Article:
5 things to see in Rome for free

We visited Rome on the first weekend of November (actually we had 3 whole days and a half), and since this was our first time in the eternal city, we had to focus on seeing only the most famous attractions. Our plan was to visit Colosseum, Vatican City, Fontana di Trevi, Piazza Navona, the Spanish steps and everything else which would come in our way. Unfortunately we didn’t count on the crowds (honestly, I thought the high season would be over) and since we didn’t want to stand in the long lines to visit the most popular places, we changed our strategy to “Que Sera, Sera”.

We were blessed with 3 whole days of sun and crystal clear skies, so walking around and being spontaneous turned out to be a very good idea. We saw more than I had hoped for, we burned thousands of calories (which we had no trouble replacing by amazing Italian food), plus we inadvertently saved some money.

So here is Anda’s five: a list of top 5 things to see in Rome for free:

1. Colosseum (Colosseo)

Like with all wonders of architecture, you don’t have to pay a single cent to see this amazing piece of art from the outside. Actually I believe that lots of tourists change their mind about entering Colosseum when they see long lines of people standing in front of the main entrance. If you are determined to experience the thrill of cruel gladiator fights, be prepared for a few hours waiting line (the entrance fee is 12€ per adult) or buy an online ticket (2€ more) which will get to you a faster lane. But keep in mind that you won’t be alone in the “faster lane” either. There is however an option to see the inside of Colosseum for free every first Sunday of the month. Just bring some patience in your pockets, because large backpacks are not allowed inside due to security reasons.

2. Peter’s Square (Piazza San Pietro), Vatican

The nicest entrance to Vatican City is definitely across the St. Angelo Bridge which leads to a beautiful Castel Sant’Angelo. This cylindrical castle, which was once the tallest building in Rome, was built for the Roman Emperor Hadrian as a mausoleum for his family and is now a museum (tip: you can also see Museo Nazionale di Castel Sant’Angelo for free every first Sunday of the month).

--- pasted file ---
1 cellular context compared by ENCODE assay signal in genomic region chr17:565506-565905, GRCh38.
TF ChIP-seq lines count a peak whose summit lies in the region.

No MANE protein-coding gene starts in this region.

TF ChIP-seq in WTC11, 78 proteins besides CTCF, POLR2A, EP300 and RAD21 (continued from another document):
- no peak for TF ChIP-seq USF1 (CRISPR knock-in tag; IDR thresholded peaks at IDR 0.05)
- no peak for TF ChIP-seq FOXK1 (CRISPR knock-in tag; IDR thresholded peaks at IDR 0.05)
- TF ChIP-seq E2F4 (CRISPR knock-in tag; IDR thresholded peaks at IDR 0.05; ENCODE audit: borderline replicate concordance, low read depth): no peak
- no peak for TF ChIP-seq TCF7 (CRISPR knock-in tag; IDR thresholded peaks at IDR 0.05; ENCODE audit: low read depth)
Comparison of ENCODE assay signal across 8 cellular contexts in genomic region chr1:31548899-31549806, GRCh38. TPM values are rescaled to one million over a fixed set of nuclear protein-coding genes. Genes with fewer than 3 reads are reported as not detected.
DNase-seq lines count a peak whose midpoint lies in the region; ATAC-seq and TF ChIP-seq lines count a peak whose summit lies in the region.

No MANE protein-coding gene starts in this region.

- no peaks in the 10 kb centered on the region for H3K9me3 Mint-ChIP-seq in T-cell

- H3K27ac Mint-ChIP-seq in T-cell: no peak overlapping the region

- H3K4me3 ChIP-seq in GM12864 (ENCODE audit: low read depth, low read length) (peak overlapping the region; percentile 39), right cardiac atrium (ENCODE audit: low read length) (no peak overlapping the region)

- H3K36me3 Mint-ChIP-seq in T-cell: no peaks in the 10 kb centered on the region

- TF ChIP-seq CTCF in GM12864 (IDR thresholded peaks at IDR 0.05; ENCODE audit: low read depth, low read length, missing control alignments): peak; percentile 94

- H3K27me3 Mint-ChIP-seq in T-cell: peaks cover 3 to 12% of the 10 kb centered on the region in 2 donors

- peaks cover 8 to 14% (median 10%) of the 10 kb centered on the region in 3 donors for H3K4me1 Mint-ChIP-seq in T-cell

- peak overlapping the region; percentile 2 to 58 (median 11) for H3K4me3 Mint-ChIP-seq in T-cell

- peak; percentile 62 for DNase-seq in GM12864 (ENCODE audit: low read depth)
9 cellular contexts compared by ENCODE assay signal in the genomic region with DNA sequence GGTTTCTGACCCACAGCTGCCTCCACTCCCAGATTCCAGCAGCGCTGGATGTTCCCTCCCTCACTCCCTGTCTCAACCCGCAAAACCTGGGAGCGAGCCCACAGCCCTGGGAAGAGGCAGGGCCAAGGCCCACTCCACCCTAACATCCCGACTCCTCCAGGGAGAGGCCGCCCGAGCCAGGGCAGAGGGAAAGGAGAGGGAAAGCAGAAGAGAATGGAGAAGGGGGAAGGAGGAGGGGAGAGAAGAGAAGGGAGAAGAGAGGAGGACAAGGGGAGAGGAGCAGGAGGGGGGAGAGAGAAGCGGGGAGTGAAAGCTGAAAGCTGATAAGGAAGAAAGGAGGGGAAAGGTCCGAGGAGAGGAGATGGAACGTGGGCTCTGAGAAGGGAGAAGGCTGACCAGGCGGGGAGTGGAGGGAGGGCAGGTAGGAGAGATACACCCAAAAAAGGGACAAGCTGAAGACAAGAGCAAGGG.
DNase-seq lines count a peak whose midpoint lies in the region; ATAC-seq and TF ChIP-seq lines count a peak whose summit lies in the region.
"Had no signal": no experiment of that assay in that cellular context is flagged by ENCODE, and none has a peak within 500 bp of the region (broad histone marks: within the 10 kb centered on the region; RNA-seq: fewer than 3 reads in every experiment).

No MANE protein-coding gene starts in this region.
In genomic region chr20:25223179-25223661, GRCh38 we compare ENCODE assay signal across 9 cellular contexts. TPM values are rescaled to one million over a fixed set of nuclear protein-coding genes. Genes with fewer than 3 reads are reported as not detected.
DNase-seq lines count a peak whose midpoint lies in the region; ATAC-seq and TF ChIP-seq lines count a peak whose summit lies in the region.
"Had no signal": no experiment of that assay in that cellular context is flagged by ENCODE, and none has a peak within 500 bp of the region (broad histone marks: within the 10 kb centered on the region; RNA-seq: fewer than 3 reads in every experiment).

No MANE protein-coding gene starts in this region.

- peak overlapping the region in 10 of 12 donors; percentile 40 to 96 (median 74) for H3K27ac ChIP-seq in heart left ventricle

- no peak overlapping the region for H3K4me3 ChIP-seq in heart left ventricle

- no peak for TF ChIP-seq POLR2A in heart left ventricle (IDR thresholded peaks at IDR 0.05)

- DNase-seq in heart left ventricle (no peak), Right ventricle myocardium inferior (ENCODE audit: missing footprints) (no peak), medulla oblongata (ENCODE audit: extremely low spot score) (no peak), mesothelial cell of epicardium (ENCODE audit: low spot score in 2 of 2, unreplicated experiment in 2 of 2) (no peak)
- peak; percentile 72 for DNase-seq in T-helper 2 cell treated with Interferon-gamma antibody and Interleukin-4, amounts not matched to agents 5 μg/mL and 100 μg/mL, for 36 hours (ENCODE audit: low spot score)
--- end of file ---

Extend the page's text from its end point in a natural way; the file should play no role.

From there just follow the crowds heading left towards St Peter’s Square and you will soon spot the majestic St Peter’s Basilica. The view of her majesty is actually the best from far away, since this is one of the largest churches in the world. Despite of the fence the entrance to the square is free so you can sit under the magnificent Tuscan colonnades and enjoy the view of Egyptian obelisk, granite fountains and other magnificent works of architecture from the 16th and 17th century. The entrance to St. Peter’s basilica is free, but you have to pay to see some parts of it. You can find lots of useful tips on this this link.

3. Piazza Venezia

I hesitated until the last second which Piazza to choose for Anda’s five, but since I have to pick one, it will be Piazza Venezia over Piazza Navona. The latter is far more famous and you will see it anyway, so I will focus on Piazza Venezia which caught me totally unprepared and took my breath away. It is one of the biggest squares in Rome, which lies at the foot of the Capitoline Hill and you practically cannot miss it if you follow Via dei Fori Imperiali (which leads to Colloseum) or Via del Corso (which leads to another famous square Piazza del Popolo). The best part of it is the view from Altare della Patria – the National Monument to Victor Emmanuel II, the first king of a unified Italy. The monument itself is very impressive and once you climb the stairs to its top platform, you are rewarded with one of the nicest views in Rome.

4. The Trevi Fountain

Probably the most famous fountain in the world lies in the heart of Rome. Fontana di Trevi. Simply gorgeous. Full of stories and legends. Sighs and desires. Crowds and coins. Lots of coins actually. Around 3.000 Euros are thrown into the fountain every day. All with a good cause though. Those who throw the money (be sure to use the right hand and throw the coin over the left shoulder), will either return to Rome one day, have a love affair or get married. Those who get the money actually need it – the city of Rome collects the coins every evening and give it to Charity. Tourism with a Cause. Memorable and noble.

5. Janiculum hill (Gianicolo hill)

It’s actually not much of a hill in my book, but it takes just enough walking to escape from the hustle and bustle of the city. The area is very green and quiet and it offers the best views of the central Rome. On the top of the hill stands a huge bronze statue, dedicated to Giuseppe Garibaldi, portraying the hero on a horse, placed on a white marble stand. Time almost stops there, so enjoy the moment. And resist having a drink in the café at the top, unless you are willing to pay almost double price.

You can check the rest of my photos in my Facebook album Rome, Italy.

 

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